By Anne Waple, Second Nature
IPCC reports progress on responding to climate change, but much more action needed to reduce risk
This week, the Intergovernmental Panel on Climate Change released the second in a three-part global climate assessment. The report, Climate Change 2014: Impacts, Adaptation, and Vulnerability, was written by 309 Coordinating Lead Authors from 70 countries, an additional 436 contributing authors, and was reviewed by over 1700 experts. The report looks at the nature of changing climate risk and the opportunities to increase resilience in a changing climate.
The report is certainly the most comprehensive global report of its kind and represents the current state of consensus understanding on impacts and responses related to climate change. This report also sets the stage for the release of the Third U.S. National Climate Assessment, due to hit the streets in late April/early May. That assessment will take a closer look at climate changes, impacts, and responses at the scale of the U.S. (watch this space for more on that soon as well as an overview of several recent and upcoming reports and how to use them!).
The IPCC adaptation report comes in 2 volumes (global and regional) and contains synthesized knowledge from over 12,000 publications. Many of the chapters will make for very important reading and educational material across higher education and for our partners and communities, but if you’d like to get a more digestible summary of the content, the report’s ‘Summary for Policymakers’ highlights the key findings. Some of the key conclusions include:
“Impacts from recent climate-related extremes, such as heat waves, droughts, floods, cyclones, and wildfires, reveal significant vulnerability and exposure of some ecosystems and many human systems to current climate variability.” And the report goes on to say that ‘For countries at all levels of development, these impacts are consistent with a significant lack of preparedness for current climate variability in some sectors”. It is important to note that we are not particularly well-adapted even to extremes in our current climate and therefore this demonstrates the degree of planning and implementation that will be needed to cope with impacts from increasing changes.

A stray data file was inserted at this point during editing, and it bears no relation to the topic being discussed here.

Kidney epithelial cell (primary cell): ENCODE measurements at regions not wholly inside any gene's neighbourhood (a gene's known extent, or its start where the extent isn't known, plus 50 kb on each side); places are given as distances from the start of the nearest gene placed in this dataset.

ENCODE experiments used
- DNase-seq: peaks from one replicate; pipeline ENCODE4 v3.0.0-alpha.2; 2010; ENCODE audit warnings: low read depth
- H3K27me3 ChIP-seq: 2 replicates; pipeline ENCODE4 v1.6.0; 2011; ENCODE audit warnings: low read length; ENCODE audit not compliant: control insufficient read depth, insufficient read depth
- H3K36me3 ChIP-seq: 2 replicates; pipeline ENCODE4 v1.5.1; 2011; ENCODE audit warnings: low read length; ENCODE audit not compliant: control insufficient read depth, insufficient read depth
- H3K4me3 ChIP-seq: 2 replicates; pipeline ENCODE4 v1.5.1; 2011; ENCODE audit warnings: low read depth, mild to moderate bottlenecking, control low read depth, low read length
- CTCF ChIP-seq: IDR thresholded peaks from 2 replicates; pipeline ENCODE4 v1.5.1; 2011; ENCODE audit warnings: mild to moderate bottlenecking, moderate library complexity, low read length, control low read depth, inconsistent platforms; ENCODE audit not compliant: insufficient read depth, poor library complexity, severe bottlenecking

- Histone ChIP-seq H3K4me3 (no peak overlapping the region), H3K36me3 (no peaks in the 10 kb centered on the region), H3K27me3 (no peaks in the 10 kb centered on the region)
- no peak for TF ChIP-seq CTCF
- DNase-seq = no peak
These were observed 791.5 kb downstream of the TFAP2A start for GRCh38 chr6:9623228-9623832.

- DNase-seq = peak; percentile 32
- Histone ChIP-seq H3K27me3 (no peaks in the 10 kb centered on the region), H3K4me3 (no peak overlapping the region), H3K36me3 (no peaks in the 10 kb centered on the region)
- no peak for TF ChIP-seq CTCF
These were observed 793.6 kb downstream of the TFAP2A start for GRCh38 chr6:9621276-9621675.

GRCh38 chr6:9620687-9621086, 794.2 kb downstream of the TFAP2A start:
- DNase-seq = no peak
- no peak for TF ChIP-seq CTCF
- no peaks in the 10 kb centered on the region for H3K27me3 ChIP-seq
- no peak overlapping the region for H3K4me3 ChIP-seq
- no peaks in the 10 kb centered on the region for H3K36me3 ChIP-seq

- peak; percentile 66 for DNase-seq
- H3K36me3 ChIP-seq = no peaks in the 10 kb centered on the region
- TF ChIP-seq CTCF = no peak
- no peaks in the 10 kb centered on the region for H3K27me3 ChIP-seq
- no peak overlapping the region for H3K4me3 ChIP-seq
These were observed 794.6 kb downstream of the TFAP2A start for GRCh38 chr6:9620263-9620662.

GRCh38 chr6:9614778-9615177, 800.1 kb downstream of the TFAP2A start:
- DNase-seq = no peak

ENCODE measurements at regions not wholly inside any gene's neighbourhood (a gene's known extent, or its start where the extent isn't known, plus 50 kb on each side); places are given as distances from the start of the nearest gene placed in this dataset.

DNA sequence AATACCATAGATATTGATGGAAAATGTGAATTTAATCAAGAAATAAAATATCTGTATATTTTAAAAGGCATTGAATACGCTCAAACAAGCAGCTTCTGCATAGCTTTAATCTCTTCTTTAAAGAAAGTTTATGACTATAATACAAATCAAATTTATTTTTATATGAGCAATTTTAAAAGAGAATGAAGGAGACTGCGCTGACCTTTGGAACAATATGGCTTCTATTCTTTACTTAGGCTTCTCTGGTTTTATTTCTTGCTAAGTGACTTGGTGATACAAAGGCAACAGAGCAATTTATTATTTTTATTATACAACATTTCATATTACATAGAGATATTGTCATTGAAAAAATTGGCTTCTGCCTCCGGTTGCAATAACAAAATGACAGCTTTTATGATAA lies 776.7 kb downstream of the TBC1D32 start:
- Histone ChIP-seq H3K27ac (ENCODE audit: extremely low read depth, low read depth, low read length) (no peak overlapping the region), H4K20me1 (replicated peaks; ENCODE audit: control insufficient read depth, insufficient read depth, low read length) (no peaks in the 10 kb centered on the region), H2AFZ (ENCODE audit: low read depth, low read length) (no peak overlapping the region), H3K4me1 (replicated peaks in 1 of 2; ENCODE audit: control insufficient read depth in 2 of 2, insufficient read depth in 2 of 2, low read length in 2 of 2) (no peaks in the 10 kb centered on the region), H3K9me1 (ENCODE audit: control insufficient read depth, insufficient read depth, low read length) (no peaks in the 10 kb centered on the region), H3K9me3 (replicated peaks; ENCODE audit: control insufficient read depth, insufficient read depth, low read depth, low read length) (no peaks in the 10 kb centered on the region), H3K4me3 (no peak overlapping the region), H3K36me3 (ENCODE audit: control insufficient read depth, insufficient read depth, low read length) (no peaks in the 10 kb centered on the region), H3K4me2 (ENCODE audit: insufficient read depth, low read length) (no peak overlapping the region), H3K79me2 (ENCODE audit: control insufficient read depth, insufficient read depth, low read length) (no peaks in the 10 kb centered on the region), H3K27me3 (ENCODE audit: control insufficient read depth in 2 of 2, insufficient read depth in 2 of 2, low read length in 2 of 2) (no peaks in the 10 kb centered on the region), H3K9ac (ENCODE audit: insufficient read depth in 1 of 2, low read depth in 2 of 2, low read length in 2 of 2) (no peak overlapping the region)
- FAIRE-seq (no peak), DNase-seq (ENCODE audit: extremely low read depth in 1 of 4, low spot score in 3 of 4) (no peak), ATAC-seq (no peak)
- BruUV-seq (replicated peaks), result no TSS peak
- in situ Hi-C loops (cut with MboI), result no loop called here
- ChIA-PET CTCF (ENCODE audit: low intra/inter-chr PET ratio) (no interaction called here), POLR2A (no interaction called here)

“Adaptation is becoming embedded in some planning processes, with more limited implementation of responses.” The report also notes, that “Most assessments of adaptation have been restricted to impacts, vulnerability, and adaptation planning, with very few assessing the processes of implementation or the effects of adaptation actions”
“Adaptation and mitigation choices in the near-term will affect the risks of climate change throughout the 21st century.” What this means of course, is that the more mitigation (e.g. carbon emissions reduction) we do in the near term, the less adaptation we have to do in the long term if we want to reduce our risk. This is particularly important where the increased risk would exceed our capacity to adapt. The IPCC captures this further by stating that “Increasing magnitudes of warming increase the likelihood of severe, pervasive, and irreversible impacts”, and “The overall risks of climate change impacts can be reduced by limiting the rate and magnitude of change.”
Mitigating global climate change will be the subject of the next IPCC report, due out in April, but the important note is that a combined approach for an effective climate response is necessary. It is also clear from the findings that while climate-related planning and implementation is gaining momentum, most of us will still face significant risks from climate change.
Of course, at Second Nature, we take the stance that higher education has a huge and critical role to play in leading progress on both mitigation and adaptation. While the 680 institutions of the American Colleges and University Presidents’ Climate Commitment have achieved over 25% reduction in emissions across the network, Second Nature is also shortly to announce the Alliance for Resilient Campuses and we hope to illustrate that progress on both fronts is not only necessary, but possible, and transformative, especially when we demonstrate clear leadership and learn and act collectively.